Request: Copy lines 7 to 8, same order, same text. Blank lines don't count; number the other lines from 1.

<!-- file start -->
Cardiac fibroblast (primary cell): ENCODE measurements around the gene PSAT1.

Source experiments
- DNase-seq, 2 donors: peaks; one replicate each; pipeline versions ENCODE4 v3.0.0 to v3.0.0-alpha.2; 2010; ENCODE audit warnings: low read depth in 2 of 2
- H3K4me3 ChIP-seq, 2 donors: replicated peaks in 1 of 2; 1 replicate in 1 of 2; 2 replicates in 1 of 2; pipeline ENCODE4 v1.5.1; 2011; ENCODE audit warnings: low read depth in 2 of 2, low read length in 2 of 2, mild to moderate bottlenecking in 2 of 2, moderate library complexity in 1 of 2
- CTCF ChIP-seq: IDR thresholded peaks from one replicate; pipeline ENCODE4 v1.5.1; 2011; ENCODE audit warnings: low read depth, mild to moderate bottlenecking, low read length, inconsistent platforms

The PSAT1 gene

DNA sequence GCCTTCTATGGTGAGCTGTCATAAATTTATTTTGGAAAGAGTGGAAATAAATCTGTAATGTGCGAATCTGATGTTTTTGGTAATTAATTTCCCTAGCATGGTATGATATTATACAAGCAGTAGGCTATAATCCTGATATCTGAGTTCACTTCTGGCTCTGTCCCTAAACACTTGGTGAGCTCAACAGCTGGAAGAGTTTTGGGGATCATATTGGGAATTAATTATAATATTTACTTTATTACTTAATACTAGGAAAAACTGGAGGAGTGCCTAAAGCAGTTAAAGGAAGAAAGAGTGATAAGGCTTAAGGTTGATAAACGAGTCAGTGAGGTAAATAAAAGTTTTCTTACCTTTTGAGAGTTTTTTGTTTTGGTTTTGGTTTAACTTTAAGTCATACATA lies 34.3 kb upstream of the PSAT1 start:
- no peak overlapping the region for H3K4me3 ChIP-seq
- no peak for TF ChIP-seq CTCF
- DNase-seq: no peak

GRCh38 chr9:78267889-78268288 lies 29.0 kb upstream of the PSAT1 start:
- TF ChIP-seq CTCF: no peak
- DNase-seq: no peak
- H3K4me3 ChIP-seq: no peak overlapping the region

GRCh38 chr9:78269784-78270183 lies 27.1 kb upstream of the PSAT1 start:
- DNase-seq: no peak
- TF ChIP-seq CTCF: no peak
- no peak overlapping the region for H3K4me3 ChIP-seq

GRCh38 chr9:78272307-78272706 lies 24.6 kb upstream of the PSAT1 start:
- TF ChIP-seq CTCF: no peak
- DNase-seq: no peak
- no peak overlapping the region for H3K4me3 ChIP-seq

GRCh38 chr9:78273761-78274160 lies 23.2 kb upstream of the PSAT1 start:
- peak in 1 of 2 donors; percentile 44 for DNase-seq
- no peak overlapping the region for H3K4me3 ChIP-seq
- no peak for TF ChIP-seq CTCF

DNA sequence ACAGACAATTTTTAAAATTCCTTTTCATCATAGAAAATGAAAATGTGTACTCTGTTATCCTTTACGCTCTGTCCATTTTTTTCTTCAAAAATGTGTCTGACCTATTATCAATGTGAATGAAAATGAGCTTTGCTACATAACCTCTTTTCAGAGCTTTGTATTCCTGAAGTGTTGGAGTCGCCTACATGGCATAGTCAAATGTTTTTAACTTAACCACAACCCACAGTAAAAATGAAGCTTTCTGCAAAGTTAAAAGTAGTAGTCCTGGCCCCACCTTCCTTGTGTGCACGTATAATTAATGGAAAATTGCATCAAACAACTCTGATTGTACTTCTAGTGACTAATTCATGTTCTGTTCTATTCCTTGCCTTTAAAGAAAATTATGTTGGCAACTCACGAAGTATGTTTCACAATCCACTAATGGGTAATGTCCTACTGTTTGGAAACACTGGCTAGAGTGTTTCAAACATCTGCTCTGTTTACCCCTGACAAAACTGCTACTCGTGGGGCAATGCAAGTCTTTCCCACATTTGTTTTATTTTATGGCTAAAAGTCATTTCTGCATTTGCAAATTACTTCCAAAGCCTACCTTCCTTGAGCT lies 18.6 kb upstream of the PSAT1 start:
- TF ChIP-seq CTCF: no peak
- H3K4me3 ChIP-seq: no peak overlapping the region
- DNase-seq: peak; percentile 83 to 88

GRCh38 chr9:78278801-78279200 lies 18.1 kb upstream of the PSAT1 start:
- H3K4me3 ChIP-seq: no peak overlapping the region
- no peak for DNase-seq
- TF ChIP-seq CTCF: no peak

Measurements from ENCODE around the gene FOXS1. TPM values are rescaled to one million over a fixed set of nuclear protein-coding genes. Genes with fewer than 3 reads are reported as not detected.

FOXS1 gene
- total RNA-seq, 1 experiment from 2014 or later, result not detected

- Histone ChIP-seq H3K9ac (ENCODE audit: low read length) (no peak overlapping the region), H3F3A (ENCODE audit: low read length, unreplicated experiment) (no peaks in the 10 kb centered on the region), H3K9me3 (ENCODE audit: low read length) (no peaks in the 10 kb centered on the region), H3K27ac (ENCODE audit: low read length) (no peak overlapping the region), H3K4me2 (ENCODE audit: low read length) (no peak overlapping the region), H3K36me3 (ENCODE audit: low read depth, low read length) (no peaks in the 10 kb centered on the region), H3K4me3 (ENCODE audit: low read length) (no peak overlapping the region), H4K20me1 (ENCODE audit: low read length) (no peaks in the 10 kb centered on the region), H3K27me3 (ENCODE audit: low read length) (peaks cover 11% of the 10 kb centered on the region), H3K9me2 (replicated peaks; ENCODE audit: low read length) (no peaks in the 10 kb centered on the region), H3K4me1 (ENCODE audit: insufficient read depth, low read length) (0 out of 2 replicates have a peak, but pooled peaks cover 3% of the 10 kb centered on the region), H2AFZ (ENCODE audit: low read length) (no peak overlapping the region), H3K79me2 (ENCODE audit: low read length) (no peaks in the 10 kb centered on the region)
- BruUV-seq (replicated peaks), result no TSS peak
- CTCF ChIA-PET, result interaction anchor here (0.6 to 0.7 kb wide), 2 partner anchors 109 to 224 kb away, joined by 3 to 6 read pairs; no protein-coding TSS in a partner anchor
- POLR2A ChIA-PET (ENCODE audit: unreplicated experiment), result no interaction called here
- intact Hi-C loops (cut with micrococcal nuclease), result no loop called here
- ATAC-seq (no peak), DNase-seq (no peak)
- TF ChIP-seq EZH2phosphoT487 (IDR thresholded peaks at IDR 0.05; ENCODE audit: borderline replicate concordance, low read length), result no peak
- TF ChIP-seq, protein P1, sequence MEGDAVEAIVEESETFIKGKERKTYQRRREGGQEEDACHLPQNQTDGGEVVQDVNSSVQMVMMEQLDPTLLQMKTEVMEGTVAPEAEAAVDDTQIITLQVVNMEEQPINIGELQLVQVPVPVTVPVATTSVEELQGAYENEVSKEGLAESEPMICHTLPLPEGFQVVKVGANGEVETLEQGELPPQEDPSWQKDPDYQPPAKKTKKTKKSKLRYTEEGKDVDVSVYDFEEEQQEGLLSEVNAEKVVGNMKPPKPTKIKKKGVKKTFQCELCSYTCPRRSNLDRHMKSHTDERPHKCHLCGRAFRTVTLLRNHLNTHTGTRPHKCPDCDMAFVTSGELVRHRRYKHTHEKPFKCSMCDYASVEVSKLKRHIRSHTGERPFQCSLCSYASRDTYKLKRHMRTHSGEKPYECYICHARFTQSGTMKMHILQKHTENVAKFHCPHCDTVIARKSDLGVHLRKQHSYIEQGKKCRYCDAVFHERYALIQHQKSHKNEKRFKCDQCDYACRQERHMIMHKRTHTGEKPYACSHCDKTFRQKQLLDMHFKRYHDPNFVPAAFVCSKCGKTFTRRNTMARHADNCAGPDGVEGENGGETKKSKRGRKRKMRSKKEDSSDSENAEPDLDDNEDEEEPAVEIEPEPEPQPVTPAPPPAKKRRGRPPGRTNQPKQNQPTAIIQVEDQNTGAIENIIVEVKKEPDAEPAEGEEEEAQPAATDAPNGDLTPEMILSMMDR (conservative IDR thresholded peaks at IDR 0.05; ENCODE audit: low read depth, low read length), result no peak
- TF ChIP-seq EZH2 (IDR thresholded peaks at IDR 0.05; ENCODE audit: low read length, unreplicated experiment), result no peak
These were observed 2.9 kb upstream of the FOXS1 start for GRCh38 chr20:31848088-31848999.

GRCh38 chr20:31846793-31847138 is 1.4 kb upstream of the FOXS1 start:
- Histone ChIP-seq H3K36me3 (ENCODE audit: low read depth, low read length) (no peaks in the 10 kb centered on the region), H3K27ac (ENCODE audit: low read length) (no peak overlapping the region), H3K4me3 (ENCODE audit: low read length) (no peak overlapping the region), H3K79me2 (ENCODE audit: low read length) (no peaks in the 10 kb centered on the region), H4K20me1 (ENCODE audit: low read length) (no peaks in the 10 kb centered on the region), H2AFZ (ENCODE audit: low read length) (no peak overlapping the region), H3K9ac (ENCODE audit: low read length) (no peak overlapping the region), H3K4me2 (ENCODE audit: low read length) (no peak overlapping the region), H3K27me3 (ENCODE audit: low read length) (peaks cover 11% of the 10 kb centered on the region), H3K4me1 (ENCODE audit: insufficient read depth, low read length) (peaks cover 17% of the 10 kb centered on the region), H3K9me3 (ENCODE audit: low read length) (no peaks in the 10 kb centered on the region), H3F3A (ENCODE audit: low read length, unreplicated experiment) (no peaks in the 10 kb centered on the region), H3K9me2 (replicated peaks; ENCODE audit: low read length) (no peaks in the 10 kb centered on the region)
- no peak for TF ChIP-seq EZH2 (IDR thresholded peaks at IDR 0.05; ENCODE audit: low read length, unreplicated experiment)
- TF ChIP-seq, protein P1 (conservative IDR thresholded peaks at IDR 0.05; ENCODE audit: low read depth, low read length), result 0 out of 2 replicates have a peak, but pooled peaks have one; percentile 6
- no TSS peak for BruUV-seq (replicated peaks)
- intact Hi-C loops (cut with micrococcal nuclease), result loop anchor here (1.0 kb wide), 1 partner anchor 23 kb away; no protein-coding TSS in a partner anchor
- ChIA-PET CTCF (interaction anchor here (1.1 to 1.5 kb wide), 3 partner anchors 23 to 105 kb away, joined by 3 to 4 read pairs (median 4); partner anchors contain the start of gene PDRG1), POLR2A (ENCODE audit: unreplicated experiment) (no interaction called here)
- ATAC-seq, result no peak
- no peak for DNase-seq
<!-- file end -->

DNA sequence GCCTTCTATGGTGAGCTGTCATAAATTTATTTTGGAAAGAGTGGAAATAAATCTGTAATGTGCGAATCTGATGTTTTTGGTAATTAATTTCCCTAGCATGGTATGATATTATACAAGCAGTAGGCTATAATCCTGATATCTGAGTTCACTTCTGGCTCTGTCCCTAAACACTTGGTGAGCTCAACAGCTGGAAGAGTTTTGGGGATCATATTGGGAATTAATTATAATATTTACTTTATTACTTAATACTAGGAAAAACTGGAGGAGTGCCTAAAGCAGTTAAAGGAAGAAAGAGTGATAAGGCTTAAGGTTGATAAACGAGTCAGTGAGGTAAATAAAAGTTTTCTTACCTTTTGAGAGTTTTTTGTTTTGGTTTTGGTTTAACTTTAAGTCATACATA lies 34.3 kb upstream of the PSAT1 start:
- no peak overlapping the region for H3K4me3 ChIP-seq